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Why Celebrate World Poetry Day?

Poems (however you define them) pop up en masse—greeting cards, chipper FB graphics, literary zines, blogs, chapbooks, open mic nights.

429px-Kirchner-Paar_im_Zimmer-Couple in a RoomHeck, I once discovered a blog that featured a daily a.m. haiku homage to a young woman’s lover. The images grew tiresome after a few days—a sheet trailing carelessly to the floor, the sacred spot where the loved one’s head pressed the pillow, a golden strand left in said spot, cigarette butts stamped out in a vintage “occupied Japan” teacup, a left slipper abandoned and gently chewed by a Golden Retriever. . . .

This writer was clever in that she rearranged this scene in a 5-7-5 rhyme scheme multiple ways. The official verbal punctuation cutting between two images never materialized.The blog finally died. Maybe the lover quit smoking, and the blog lost its literary mist or readers wearied of wandering in its fog.

Yet poetry worth the read abounds!

Irina Bokova, Director-General of UNESCO, intoned World Poetry Day for the right reason: “Every poem is unique, but each reflects the universal in human experience, the aspiration for creativity that crosses all boundaries and borders, of time as well as space, in the constant affirmation of humanity as a single family.” Fine words in a time when some believe good fences make good neighbors (thank you, Mr. Frost).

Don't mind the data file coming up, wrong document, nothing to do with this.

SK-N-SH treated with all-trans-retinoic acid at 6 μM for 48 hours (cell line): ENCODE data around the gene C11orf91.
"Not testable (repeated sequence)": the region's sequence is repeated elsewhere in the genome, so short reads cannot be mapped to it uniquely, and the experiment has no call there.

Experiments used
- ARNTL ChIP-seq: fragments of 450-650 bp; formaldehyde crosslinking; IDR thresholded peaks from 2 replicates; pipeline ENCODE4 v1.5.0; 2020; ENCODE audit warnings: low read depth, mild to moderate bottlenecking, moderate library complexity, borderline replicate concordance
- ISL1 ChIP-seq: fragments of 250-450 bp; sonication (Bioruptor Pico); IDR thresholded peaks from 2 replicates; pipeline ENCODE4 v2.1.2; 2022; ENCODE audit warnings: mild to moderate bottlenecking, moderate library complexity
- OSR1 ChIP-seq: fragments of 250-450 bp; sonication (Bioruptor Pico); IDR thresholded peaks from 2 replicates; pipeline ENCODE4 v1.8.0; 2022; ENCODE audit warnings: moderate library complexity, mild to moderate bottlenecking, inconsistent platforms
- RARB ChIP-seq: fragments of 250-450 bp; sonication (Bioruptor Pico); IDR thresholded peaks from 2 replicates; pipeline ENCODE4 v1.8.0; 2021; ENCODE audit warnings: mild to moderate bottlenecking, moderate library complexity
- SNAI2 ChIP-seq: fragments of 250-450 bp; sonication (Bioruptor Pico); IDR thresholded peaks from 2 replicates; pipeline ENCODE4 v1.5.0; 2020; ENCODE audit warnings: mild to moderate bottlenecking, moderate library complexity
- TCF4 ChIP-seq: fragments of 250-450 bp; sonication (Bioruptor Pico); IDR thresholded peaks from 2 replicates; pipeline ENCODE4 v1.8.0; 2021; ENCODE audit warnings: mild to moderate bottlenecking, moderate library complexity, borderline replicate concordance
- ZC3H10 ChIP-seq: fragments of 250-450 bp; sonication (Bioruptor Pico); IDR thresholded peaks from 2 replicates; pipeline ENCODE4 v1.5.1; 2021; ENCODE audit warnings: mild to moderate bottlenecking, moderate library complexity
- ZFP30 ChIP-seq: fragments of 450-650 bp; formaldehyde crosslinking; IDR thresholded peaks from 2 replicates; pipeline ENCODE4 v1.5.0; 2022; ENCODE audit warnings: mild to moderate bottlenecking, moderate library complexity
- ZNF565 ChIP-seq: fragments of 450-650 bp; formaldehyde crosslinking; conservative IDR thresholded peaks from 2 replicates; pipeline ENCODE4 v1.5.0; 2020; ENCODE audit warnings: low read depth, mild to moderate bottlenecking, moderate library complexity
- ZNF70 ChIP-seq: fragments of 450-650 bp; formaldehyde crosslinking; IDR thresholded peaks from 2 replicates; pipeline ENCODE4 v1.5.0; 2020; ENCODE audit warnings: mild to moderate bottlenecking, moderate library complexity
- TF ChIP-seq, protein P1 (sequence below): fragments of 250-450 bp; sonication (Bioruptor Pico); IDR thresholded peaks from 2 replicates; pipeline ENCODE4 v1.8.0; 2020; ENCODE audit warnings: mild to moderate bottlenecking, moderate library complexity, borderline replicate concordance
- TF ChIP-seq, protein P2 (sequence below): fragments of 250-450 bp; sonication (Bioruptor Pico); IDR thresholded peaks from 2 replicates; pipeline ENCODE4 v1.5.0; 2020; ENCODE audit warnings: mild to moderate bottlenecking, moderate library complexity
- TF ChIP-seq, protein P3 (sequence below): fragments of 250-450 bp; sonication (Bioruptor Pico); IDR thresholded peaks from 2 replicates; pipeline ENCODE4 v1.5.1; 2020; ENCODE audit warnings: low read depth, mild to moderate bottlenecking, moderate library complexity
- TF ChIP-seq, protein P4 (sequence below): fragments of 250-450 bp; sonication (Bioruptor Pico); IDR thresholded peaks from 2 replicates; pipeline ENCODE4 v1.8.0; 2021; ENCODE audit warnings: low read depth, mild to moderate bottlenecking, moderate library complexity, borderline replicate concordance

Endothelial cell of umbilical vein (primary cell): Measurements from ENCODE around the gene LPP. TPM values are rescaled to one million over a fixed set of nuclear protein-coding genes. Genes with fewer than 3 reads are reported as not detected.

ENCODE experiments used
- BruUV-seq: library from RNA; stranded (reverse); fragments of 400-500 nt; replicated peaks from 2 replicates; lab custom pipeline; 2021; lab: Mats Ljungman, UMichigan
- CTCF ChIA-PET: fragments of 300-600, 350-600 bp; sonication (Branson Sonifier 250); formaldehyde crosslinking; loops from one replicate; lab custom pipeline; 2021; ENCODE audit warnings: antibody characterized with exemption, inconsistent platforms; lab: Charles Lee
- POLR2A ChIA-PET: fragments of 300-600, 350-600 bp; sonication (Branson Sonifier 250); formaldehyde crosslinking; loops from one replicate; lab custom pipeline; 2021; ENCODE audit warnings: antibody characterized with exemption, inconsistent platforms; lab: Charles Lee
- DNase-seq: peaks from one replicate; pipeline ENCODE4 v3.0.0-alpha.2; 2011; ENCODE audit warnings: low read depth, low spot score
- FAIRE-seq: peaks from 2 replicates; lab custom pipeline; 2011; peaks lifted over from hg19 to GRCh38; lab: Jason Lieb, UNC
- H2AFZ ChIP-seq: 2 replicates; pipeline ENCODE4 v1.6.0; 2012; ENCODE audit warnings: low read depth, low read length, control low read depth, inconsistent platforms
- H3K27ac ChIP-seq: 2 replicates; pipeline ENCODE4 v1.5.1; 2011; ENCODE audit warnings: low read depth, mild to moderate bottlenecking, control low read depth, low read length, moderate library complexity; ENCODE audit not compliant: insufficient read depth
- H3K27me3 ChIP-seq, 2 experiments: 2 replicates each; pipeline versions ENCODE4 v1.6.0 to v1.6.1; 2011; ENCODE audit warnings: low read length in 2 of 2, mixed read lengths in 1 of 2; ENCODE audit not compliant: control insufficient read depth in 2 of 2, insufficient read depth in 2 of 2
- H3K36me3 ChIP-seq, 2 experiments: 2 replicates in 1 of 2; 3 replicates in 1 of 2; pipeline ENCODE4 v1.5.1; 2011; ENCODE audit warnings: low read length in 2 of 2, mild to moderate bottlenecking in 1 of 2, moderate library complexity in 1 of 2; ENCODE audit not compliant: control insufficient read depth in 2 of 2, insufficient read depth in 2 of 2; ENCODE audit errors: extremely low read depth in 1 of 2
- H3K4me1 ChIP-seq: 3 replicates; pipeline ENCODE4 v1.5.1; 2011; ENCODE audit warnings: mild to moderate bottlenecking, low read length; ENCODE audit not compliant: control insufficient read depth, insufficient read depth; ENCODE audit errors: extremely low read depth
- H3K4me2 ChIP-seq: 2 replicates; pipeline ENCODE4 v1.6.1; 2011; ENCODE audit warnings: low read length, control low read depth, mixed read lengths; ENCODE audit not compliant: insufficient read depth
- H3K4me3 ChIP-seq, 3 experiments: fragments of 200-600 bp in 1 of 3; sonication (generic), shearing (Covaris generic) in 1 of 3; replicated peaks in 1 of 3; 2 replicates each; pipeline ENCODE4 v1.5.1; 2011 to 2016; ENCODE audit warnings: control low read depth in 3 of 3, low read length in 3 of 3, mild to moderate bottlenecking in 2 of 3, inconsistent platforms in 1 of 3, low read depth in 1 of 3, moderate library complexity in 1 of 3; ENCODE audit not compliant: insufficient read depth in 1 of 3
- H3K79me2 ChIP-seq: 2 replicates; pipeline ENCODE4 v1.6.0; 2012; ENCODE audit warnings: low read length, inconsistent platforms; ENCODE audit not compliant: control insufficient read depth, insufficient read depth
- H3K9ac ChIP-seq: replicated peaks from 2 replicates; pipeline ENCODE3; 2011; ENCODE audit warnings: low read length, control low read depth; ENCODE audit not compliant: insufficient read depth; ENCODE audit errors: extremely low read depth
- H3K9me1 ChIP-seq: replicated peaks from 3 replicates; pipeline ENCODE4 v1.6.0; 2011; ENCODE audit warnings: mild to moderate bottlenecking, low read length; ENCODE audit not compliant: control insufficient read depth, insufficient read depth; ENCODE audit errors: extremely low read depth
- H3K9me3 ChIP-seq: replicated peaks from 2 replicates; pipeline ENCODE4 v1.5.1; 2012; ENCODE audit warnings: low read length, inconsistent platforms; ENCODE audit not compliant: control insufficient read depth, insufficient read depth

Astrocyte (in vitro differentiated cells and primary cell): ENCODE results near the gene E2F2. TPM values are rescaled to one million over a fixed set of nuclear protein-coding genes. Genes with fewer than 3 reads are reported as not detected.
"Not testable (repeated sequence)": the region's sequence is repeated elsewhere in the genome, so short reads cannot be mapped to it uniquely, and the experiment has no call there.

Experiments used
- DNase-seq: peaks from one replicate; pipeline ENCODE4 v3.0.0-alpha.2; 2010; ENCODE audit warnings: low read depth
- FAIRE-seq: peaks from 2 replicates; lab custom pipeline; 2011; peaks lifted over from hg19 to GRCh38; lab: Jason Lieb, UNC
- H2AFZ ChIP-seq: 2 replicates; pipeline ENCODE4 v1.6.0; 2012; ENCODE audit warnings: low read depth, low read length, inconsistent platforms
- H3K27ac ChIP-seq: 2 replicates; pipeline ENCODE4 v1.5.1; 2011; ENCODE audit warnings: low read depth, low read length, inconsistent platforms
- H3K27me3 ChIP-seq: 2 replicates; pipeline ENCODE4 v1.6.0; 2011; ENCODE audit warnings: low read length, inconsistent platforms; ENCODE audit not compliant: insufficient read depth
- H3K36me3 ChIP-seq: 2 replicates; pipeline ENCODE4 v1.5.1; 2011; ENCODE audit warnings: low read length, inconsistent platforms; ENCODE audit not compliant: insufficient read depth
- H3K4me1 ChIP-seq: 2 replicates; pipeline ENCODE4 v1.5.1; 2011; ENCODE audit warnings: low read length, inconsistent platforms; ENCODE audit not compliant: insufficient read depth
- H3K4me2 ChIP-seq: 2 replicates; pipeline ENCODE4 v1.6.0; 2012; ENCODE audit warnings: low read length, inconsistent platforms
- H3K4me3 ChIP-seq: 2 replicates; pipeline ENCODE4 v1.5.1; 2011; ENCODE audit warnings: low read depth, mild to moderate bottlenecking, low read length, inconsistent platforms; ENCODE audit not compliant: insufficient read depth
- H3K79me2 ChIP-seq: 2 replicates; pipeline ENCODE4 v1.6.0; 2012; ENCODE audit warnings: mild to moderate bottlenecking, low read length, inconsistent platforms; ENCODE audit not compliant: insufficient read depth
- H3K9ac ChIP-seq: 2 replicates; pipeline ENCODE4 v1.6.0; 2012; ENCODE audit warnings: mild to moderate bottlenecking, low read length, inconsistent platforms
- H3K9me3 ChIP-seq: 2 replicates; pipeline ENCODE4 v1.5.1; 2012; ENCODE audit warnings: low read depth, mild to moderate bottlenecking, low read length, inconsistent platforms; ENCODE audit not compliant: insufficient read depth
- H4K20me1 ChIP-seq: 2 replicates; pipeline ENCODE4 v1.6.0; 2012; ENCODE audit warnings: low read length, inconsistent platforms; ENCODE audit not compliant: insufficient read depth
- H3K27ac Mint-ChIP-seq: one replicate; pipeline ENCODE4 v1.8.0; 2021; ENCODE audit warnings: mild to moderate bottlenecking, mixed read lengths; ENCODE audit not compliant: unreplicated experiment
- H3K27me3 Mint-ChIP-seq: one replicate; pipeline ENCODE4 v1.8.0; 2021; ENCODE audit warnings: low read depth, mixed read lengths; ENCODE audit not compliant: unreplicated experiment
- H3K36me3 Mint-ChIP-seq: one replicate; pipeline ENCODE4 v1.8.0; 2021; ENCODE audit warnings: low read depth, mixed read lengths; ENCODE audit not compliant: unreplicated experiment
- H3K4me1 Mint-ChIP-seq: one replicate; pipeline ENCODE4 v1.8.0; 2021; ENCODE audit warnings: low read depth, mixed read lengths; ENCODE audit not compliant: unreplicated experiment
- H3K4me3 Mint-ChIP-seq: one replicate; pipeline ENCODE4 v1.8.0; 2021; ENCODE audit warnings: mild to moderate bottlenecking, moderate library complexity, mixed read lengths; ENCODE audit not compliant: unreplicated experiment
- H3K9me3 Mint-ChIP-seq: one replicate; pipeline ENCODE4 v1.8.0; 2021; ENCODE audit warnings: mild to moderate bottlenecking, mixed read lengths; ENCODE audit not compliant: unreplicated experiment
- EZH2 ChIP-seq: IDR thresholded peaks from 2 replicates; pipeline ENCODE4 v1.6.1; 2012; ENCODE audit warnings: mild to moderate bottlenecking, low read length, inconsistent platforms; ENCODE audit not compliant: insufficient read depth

My thoughts turned to Jorge Luis Borges: “Truly fine poetry must be read aloud. A good poem does not allow itself to be read in a low voice or silently. If we can read it silently, it is not a valid poem: a poem demands pronunciation. Poetry always remembers that it was an oral art before it was a written art. It remembers that it was first song.”

Why not make poetry daily? Done!

The Poetry Foundation will deliver audio to your email door; just ask! Take a listen to this Billy Collins poem—and let it be.

Credit: Couple in a Room by  Ernst Ludwig Kirchner

Categories: Poetry The Writing Well

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Catherine Hamrick

Soul deep storyteller, poet, copywriter, and editor with a passion for wordplay, gardens and literature

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